A great example of someone doing that kind of practice is Prof. Yasushi Kigoshi (see my article at He and the groups of Otani University students who travel monthly to the tsunami-stricken area of Japan know they cannot fix all the damage and put everything back to “normal” by themselves. Yet they feel the spiritual liberation of those people who appreciate that the visitors are listening to them and willing to share experiences with them. I’m willing to risk the criticism for messing with Sino-Japanese grammar and proclaim that the phrase “saving all sentient beings” should be worded as, “I see more and more that I am being helped by others and some day I’ll realize all beings, sentient or not, are bringing about my spiritual liberation.” It is similar to Dogen’s phrase about forgetting your self (Namu) when all things (Amida) move to attain you (Butsu).

Monday, April 23, 2018

Fainting Away

There is no form, no feelings, perceptions, impulses or consciousness.
No eye, ear, nose, tongue, body or mind.
Therefore, no color, sound, smell, taste, touch or thought.
The world of form does not exist, nor the world of the mind.

                                    from the Heart Sutra (Hannya Shingyo)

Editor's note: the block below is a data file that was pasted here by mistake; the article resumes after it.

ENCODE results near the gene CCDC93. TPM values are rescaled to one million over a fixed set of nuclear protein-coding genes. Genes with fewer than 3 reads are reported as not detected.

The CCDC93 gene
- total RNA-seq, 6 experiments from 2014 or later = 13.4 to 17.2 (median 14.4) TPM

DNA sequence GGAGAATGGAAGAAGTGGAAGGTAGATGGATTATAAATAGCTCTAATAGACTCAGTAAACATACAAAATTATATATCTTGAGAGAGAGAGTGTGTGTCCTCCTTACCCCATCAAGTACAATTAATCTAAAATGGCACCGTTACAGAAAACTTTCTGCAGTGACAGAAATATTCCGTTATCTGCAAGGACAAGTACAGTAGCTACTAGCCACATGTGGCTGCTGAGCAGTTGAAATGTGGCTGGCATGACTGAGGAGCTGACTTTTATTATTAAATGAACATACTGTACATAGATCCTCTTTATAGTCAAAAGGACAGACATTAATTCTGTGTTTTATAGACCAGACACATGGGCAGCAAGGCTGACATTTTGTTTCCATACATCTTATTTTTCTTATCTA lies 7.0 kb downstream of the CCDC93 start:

During my chemotherapy I wrote about my fear of keeling over, but even though I felt I came close at Aaron Lee’s memorial service (see November 1, 2017 post “Ten Thousand Nien-fo”), I managed to stay upright. With my two hospitalizations for fever in December and January I was a mess but didn’t lose my footing. Then this past Monday after my surgery, I experienced how it feels to lose consciousness.

I’m grateful to the anesthesiologist that I was completely knocked out for the surgery. I woke up when they were taking me out of the recovery room and my niece was there to greet me. I got settled in my hospital room and received other visitors for a while. When everyone was gone I was glad I could look at my smartphone and catch up on Facebook.

I called the nursing assistant to help me get to the bathroom. When I was standing in there waiting for her to tear off the sanitary strip and put a measuring hat in the toilet, I felt myself going down, grabbing onto whatever I could. Next thing I knew, I was sitting on the toilet with the assistant and two nurses hovering over me. They talked excitedly as if they had just rescued me from the brink by dousing me with cold water. The main nurse told me I was white as her coat and my eyeballs had rolled back.

[from Vertigo, scene in Midge’s apartment]